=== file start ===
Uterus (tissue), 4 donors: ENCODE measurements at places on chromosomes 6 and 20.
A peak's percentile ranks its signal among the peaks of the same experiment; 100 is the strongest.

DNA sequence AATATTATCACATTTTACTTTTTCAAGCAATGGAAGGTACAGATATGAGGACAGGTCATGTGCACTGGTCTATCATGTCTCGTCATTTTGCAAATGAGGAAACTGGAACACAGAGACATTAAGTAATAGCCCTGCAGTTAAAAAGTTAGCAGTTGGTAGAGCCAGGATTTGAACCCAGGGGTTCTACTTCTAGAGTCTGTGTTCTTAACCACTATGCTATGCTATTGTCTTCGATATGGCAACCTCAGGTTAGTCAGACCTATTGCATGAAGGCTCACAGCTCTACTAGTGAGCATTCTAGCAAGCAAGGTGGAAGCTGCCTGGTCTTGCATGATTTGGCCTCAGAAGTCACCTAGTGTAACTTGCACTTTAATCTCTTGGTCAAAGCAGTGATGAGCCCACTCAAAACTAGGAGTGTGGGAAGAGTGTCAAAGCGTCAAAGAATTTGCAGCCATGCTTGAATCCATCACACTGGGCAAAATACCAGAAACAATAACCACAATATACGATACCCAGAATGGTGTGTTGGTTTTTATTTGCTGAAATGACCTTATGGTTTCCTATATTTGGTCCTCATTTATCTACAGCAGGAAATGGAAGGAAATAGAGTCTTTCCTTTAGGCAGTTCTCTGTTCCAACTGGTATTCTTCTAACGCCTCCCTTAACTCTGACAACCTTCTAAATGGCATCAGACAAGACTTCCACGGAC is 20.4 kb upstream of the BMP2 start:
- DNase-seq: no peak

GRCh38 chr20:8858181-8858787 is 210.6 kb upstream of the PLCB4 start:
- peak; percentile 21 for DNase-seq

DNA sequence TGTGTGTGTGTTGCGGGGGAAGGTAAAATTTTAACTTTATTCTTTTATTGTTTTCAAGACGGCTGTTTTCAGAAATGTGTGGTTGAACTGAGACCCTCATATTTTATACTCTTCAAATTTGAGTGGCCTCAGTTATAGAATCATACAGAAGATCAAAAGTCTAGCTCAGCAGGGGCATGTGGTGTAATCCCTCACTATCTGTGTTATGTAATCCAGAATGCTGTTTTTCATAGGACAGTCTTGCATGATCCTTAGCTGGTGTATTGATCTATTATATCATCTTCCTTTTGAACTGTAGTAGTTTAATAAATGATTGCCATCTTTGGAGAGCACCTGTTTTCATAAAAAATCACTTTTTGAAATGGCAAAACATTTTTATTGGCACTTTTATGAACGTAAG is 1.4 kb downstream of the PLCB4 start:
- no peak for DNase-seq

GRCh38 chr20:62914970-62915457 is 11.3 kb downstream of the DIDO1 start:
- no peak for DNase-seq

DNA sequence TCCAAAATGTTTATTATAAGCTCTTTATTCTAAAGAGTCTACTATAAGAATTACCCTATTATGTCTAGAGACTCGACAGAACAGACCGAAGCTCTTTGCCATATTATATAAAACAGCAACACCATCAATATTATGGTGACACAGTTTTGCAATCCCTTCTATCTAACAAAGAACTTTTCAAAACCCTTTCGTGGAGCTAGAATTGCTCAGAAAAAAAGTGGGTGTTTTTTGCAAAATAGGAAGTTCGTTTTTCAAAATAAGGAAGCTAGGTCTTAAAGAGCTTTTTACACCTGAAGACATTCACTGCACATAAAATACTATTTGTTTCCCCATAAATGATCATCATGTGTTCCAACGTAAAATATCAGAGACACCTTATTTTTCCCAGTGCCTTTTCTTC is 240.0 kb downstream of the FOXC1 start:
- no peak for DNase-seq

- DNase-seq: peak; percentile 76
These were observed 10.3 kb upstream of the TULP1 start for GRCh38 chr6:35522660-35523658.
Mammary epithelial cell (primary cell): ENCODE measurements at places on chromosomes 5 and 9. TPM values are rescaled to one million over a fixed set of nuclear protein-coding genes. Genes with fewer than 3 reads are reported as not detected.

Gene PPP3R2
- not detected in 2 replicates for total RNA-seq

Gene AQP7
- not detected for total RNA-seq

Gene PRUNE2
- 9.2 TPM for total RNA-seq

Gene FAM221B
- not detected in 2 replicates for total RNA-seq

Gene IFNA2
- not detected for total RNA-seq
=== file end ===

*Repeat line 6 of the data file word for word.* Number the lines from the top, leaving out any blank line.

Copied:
- peak; percentile 21 for DNase-seq